Finally, as time goes on, more and more wealth is becoming concentrated in fewer and fewer hands until the gap between the “haves” and the “have nots” becomes cavernously large. Historically, whenever that happens, society becomes unstable and sometimes it leads to violence. I have a hunch this explains why so many popular books today are about dystopian futures preceded by violent uprisings. I think people are becoming increasingly unhappy about the way things are going, and some work needs to be done to address these huge inequalities before things get messy. The Bible is filled with messages about caring for the poor and the needy, but these messages often get lost in the midst of all the talk about staying pure and going to heaven. I’m happy to see that many Christians are beginning to deal with this and I hope in time more will join them. That’s the kind of work that people of faith and people like me could both join in together, making real-world progress around us.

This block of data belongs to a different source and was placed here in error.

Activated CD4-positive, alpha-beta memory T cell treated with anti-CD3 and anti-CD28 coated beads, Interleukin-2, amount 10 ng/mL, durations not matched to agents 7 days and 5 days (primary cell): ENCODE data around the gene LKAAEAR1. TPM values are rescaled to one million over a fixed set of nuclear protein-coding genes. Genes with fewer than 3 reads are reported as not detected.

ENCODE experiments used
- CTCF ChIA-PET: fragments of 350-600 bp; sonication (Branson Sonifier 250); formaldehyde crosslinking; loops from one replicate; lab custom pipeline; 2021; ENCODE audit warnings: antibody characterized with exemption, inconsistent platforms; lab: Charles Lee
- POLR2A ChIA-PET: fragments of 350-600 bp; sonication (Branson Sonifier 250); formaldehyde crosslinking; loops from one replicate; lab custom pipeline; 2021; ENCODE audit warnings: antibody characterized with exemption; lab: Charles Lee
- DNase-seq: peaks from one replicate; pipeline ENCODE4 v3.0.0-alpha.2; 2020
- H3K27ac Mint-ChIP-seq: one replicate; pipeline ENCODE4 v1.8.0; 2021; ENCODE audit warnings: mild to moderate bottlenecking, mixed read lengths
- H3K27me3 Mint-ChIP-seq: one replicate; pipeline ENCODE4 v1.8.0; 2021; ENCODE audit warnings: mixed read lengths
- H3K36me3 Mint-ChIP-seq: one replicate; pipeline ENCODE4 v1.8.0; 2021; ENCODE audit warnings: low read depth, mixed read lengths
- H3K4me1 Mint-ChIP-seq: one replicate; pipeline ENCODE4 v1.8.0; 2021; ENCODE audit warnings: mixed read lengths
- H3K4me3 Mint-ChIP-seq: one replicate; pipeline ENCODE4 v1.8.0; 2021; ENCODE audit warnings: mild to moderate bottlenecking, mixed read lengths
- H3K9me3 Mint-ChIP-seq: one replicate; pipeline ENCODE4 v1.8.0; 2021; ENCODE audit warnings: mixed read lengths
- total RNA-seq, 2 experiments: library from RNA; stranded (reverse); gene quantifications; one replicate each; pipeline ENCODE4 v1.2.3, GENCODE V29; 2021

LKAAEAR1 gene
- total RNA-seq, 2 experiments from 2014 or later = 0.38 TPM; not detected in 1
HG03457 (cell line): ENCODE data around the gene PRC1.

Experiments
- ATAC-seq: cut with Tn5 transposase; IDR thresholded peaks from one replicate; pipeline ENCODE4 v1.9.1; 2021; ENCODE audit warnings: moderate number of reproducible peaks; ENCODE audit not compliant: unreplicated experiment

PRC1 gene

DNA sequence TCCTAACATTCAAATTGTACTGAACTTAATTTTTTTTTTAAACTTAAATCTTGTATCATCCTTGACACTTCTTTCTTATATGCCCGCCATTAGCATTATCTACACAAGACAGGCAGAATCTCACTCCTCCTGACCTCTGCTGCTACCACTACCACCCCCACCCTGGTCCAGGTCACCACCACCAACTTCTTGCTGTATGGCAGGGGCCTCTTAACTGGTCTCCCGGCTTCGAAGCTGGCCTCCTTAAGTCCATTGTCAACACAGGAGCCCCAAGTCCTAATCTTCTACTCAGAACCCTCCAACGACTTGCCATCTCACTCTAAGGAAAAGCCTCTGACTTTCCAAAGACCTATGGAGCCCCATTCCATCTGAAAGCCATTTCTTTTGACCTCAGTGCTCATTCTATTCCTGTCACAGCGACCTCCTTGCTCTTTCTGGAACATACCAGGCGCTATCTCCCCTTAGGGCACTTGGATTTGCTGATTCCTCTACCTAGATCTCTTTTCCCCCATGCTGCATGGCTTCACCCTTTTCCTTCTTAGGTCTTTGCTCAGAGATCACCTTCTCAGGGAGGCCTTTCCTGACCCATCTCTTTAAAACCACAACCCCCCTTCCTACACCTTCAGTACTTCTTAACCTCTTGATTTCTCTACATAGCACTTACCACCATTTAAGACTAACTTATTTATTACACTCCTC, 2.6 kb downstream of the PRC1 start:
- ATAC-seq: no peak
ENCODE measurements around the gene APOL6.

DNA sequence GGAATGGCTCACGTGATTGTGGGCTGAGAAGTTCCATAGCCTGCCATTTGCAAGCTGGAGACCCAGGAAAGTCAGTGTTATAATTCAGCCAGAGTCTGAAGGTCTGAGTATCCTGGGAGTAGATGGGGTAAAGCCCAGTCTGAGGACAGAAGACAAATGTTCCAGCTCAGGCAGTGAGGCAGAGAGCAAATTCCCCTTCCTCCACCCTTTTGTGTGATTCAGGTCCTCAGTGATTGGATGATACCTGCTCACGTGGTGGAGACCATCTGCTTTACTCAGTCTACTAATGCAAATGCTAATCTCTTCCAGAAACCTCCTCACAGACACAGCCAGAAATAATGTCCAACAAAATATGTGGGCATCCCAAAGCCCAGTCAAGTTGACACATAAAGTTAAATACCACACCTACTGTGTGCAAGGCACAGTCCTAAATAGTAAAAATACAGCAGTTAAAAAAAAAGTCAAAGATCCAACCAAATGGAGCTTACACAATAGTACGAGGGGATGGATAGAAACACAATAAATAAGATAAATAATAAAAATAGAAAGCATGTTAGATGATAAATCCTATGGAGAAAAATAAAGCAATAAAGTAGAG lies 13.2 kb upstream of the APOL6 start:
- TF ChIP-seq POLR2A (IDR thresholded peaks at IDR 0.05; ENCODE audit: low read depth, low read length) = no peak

All three of these things (science, sexuality, and social justice) need work, and I know many high-profile Christian writers and leaders who feel as strongly about them as I do. That’s why I consider them “fair game” and worthy of mention. I hope you will approach them analytically and critically, deciding for yourselves what makes the most sense.